DEL MAR, CA – With the new ’19 Corolla hatchback, Toyota is seeing potential.

Noting the hatchback variant makes up 20% of rival Honda’s Civic sales in the U.S., Toyota thinks there’s opportunity for its compact hatch to take a bigger slice of total Corolla sales.

The Civic hatch’s performance “gives us confidence there’s a little bit more (possibility) in that market,” Lisa Materazzo, vice president-vehicle marketing and communications, tells WardsAuto here during a ’19 Corolla hatchback and Avalon media event.

Toyota’s current Corolla hatchback, the Corolla iM, started life as a Scion in 2015 before the brand was put out to pasture a year later. Materazzo says the car makes up just 7% of total Corolla sales, admitting it wasn’t a very strong product given its “mono spec” nature.

Having only one grade was a Scion strategy, but now with two grades, SE and XSE for the redesigned Corolla hatch, she believes interest should rise.

The Civic hatchback – a new addition to the Honda lineup in 2016 – as well as the Volkswagen Golf, are the key competitors to the new Corolla 5-door, Toyota says.

Volkswagen says it sold 12,012 Golfs (and its high-performance variant, the GTI) in the U.S. in first-quarter 2018, down 33.2% because the changeover for facelifted '19 models has taken longer than expected. A fully redesigned Golf is likely to debut at next year's Frankfurt auto show, going on sale in 2020.

Toyota delivered 5,029 Corolla iMs in the quarter, down 6.0% from like-2017, Wards Intelligence data shows. Honda doesn’t parcel out Civic hatchback sales, but sold 82,149 Civics in the January-March period, a 0.6% increase from like-2017. Using Materazzo’s data that 20% of all Civics sold are hatches, Honda sold roughly 16,000 Civic 5-doors in the first quarter. Wards Intelligence installation data estimates for the ’17 model year 17.5% of all Civics built were hatches.

In video shown here, Toyota promotes the Corolla hatch’s superior handling capabilities vs. the Golf, showing the two tested for an emergency handling maneuver and on bumpy roads.

The Corolla has active cornering assist technology, which the Japanese automaker touts as providing grip during heavy cornering and helping fight understeer, via controlling drive force and adapting brakes to change the yaw rate.

The car’s center of gravity also is lower than before, and it is wider than the outgoing iM. Structural and torsional rigidity also are higher due to the car’s new platform, Toyota’s New Global Architecture (TNGA).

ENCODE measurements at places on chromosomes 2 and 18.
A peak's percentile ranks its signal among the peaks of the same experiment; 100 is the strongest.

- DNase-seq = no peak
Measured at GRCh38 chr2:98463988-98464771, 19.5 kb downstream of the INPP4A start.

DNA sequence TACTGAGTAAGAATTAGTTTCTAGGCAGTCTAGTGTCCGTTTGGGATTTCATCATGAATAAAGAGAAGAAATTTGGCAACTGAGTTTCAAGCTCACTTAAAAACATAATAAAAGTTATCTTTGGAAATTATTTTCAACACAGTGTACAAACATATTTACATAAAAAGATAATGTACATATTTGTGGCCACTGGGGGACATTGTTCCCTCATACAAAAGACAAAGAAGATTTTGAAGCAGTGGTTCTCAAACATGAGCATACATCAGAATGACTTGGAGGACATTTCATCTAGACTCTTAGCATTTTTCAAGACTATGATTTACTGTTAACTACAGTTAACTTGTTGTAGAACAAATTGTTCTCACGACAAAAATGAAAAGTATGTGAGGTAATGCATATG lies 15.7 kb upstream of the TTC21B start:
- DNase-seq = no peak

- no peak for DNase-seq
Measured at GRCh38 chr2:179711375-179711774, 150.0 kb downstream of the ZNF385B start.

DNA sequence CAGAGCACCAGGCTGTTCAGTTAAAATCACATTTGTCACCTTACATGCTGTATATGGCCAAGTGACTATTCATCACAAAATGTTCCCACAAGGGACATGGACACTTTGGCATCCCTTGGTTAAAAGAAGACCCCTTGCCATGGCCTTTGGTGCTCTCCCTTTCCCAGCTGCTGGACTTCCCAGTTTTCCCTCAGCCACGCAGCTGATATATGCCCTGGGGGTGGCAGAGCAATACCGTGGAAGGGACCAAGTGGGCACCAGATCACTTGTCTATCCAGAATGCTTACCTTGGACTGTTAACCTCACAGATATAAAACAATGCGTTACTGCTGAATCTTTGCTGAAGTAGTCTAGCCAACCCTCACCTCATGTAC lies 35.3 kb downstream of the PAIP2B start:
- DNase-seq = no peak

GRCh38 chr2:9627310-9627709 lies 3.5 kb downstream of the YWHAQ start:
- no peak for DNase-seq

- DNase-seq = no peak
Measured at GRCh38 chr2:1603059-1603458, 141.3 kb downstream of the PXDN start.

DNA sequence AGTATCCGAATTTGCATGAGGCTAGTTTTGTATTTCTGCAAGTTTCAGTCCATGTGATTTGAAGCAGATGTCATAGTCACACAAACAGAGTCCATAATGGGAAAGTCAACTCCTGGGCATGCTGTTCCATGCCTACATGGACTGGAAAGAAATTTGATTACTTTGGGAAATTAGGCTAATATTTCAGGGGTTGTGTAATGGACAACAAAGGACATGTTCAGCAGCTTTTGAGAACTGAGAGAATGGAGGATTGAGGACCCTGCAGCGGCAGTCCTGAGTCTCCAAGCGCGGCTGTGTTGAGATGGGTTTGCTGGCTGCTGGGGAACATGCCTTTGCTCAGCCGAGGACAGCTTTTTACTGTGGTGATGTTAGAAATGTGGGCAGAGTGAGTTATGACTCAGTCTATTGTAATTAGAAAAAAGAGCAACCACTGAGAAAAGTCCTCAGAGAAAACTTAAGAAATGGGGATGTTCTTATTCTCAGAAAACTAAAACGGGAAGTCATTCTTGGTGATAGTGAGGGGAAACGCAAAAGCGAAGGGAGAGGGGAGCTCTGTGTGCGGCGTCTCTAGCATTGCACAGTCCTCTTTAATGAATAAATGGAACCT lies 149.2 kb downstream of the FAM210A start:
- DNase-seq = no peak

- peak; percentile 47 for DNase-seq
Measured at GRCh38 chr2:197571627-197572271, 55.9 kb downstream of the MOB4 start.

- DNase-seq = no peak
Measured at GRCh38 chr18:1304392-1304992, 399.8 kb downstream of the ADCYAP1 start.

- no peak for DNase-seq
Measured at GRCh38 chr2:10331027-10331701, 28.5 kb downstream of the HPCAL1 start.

As the Corolla hatch is based on the European-market Toyota Auris hatch, it has a variety of safety technologies that help the car earn Europe’s NCAP 5-star rating, says Corolla and Auris Chief Engineer Tatsuro Ueda.

These include the ability to detect pedestrians in low lighting and to detect bicyclists during the daytime, as well as recognizing a variety of road signs. These technologies are packaged under the banner of Toyota Safety Sense 2.0, the automaker’s most advanced suite of advanced driver-assist technologies yet in North America.

Ueda says Toyota will introduce TSS 2.0 “step-by-step” across its lineup, but it may be a slow rollout beyond the Corolla hatchback as it cannot be retrofitted to existing models, requiring a new generation of a vehicle. The redesigned ’19 Avalon large sedan, also shown here to media, does not have TSS 2.0, but it is slated for the next-gen RAV4 CUV coming this fall.

While the Auris offers two hybrids in Europe, there is no Corolla hatch hybrid slated for the U.S. Ueda says the automaker is studying it for the U.S., but wants to be careful it won’t negatively impact Prius hybrid sales. The Prius and Corolla roughly are the same size.

The new ’19 Corolla hatchback goes on sale in July in the U.S., with pricing to be announced near that time.

The current ’18 Corolla iM starts at $18,850, plus an $895 destination and handling charge, putting it below the Civic hatch ($20,050 to start) and the Volkswagen Golf ($20,910 for a base model).